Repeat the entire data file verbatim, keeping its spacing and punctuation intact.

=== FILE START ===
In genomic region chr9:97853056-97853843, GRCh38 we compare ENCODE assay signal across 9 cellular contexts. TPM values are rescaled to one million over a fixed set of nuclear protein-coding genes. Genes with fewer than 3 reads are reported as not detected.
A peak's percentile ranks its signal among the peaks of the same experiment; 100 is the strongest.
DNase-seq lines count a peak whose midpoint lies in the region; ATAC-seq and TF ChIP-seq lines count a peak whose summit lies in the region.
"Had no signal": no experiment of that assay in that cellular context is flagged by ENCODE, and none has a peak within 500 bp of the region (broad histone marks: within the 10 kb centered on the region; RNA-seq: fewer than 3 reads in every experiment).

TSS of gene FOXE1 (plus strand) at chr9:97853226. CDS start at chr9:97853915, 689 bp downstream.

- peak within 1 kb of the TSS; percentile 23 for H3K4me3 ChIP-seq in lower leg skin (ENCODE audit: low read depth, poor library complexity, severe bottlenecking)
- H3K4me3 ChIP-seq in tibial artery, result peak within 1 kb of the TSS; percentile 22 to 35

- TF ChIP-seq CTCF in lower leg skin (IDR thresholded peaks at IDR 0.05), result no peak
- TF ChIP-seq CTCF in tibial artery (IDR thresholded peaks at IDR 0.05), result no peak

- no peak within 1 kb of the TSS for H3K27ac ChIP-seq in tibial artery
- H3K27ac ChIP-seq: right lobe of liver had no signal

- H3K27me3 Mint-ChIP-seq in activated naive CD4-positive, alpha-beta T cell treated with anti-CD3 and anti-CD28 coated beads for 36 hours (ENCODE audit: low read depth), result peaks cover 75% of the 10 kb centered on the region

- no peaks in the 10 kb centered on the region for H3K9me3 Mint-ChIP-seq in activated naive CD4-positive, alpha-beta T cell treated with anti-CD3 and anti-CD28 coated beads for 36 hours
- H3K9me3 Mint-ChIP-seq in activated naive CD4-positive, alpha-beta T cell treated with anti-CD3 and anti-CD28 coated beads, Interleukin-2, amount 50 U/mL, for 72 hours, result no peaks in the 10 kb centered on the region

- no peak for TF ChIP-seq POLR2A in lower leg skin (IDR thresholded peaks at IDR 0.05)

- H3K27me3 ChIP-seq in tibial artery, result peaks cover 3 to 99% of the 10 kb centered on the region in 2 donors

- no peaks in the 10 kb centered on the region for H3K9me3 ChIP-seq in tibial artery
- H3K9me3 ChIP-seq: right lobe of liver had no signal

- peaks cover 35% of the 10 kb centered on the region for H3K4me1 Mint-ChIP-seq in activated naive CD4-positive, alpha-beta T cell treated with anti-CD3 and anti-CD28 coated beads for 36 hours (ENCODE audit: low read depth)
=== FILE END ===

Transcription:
In genomic region chr9:97853056-97853843, GRCh38 we compare ENCODE assay signal across 9 cellular contexts. TPM values are rescaled to one million over a fixed set of nuclear protein-coding genes. Genes with fewer than 3 reads are reported as not detected.
A peak's percentile ranks its signal among the peaks of the same experiment; 100 is the strongest.
DNase-seq lines count a peak whose midpoint lies in the region; ATAC-seq and TF ChIP-seq lines count a peak whose summit lies in the region.
"Had no signal": no experiment of that assay in that cellular context is flagged by ENCODE, and none has a peak within 500 bp of the region (broad histone marks: within the 10 kb centered on the region; RNA-seq: fewer than 3 reads in every experiment).

TSS of gene FOXE1 (plus strand) at chr9:97853226. CDS start at chr9:97853915, 689 bp downstream.

- peak within 1 kb of the TSS; percentile 23 for H3K4me3 ChIP-seq in lower leg skin (ENCODE audit: low read depth, poor library complexity, severe bottlenecking)
- H3K4me3 ChIP-seq in tibial artery, result peak within 1 kb of the TSS; percentile 22 to 35

- TF ChIP-seq CTCF in lower leg skin (IDR thresholded peaks at IDR 0.05), result no peak
- TF ChIP-seq CTCF in tibial artery (IDR thresholded peaks at IDR 0.05), result no peak

- no peak within 1 kb of the TSS for H3K27ac ChIP-seq in tibial artery
- H3K27ac ChIP-seq: right lobe of liver had no signal

- H3K27me3 Mint-ChIP-seq in activated naive CD4-positive, alpha-beta T cell treated with anti-CD3 and anti-CD28 coated beads for 36 hours (ENCODE audit: low read depth), result peaks cover 75% of the 10 kb centered on the region

- no peaks in the 10 kb centered on the region for H3K9me3 Mint-ChIP-seq in activated naive CD4-positive, alpha-beta T cell treated with anti-CD3 and anti-CD28 coated beads for 36 hours
- H3K9me3 Mint-ChIP-seq in activated naive CD4-positive, alpha-beta T cell treated with anti-CD3 and anti-CD28 coated beads, Interleukin-2, amount 50 U/mL, for 72 hours, result no peaks in the 10 kb centered on the region

- no peak for TF ChIP-seq POLR2A in lower leg skin (IDR thresholded peaks at IDR 0.05)

- H3K27me3 ChIP-seq in tibial artery, result peaks cover 3 to 99% of the 10 kb centered on the region in 2 donors

- no peaks in the 10 kb centered on the region for H3K9me3 ChIP-seq in tibial artery
- H3K9me3 ChIP-seq: right lobe of liver had no signal

- peaks cover 35% of the 10 kb centered on the region for H3K4me1 Mint-ChIP-seq in activated naive CD4-positive, alpha-beta T cell treated with anti-CD3 and anti-CD28 coated beads for 36 hours (ENCODE audit: low read depth)